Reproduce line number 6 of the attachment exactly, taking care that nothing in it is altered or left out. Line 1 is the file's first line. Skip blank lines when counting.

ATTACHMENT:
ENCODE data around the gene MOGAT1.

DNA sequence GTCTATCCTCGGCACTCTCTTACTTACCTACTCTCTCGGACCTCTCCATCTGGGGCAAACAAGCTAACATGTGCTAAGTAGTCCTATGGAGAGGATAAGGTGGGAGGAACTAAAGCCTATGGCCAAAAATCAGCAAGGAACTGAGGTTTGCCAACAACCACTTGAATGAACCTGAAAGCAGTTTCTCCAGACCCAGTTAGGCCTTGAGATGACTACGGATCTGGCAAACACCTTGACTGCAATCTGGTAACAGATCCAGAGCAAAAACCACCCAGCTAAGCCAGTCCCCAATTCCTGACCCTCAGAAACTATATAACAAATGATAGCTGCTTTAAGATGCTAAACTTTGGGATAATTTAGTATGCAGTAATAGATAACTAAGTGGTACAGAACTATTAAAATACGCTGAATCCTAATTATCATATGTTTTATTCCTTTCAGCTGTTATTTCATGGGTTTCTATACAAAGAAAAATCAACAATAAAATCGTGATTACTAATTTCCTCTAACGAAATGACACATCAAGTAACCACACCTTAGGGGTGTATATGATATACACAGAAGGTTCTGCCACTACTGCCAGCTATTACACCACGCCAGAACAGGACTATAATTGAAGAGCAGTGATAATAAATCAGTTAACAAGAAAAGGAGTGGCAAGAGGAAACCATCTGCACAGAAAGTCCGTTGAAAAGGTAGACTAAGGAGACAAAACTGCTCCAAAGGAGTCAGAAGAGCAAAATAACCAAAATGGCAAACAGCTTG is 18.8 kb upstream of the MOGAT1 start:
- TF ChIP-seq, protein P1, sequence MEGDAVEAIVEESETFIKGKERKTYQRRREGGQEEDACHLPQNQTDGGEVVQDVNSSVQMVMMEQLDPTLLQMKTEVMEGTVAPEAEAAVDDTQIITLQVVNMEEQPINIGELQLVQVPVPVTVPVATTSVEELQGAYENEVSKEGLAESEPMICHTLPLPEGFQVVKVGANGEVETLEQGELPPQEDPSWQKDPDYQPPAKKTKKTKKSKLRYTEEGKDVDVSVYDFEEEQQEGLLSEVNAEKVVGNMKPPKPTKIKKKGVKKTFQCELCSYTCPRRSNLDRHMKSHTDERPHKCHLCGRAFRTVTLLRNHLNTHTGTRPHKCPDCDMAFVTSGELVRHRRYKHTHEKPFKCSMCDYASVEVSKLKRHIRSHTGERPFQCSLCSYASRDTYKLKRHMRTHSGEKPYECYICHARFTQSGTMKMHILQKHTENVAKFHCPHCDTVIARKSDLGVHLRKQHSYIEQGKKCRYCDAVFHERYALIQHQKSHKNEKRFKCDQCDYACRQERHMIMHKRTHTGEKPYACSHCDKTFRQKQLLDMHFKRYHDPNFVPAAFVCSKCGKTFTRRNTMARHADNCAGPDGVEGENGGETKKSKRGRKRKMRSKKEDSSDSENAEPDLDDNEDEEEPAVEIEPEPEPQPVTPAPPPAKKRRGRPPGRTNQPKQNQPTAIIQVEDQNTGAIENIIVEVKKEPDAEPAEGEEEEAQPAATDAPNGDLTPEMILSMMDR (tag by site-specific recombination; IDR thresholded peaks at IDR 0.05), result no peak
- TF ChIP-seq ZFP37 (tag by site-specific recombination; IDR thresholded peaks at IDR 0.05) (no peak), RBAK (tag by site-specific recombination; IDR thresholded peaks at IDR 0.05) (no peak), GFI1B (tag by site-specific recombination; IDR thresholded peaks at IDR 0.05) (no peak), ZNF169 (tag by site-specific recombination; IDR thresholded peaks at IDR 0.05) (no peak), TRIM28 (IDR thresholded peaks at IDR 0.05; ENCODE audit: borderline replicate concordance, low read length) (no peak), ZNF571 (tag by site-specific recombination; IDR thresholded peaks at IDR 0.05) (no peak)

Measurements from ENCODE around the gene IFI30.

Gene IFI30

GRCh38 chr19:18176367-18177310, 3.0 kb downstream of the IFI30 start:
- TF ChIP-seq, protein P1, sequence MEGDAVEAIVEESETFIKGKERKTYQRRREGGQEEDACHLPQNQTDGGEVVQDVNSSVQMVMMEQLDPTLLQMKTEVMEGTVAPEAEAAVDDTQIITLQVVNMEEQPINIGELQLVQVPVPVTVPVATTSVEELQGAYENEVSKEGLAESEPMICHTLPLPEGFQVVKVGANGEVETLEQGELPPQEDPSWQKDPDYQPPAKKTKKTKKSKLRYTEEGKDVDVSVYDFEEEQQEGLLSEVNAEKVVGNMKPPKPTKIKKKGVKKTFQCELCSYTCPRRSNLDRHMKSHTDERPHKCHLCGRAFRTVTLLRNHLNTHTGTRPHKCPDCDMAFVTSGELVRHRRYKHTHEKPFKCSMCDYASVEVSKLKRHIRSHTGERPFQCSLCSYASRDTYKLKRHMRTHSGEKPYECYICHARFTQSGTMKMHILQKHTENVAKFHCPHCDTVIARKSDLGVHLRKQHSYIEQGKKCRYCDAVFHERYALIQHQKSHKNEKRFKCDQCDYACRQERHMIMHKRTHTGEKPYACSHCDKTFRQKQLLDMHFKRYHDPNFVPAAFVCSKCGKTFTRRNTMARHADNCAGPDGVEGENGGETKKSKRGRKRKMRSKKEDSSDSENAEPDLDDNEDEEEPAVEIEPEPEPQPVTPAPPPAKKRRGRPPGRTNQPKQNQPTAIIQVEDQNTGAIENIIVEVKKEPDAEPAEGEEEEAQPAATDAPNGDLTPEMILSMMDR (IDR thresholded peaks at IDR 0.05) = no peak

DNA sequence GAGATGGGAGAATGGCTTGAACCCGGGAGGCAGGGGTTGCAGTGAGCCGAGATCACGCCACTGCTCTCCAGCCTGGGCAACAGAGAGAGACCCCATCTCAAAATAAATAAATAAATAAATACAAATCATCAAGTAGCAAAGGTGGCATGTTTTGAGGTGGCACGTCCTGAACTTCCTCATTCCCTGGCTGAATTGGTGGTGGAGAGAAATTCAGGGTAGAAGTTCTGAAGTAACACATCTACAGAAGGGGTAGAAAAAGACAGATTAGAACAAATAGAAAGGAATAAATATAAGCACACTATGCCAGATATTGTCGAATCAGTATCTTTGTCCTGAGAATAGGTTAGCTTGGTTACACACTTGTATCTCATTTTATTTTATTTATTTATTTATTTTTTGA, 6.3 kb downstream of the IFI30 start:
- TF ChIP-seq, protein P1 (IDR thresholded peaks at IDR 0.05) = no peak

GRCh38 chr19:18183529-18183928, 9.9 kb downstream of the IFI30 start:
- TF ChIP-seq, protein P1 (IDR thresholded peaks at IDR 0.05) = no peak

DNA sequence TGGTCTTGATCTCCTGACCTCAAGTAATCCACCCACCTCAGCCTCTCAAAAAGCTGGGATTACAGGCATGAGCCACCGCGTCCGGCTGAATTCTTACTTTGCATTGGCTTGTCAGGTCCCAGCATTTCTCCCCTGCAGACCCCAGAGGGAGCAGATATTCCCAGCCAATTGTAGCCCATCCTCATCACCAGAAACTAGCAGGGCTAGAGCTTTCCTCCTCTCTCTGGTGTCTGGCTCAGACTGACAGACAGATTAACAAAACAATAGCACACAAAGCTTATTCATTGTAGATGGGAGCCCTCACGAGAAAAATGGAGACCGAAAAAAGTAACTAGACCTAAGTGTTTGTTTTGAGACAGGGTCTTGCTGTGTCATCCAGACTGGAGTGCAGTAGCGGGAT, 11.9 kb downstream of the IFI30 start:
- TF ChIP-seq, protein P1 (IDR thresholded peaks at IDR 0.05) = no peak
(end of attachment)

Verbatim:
Gene IFI30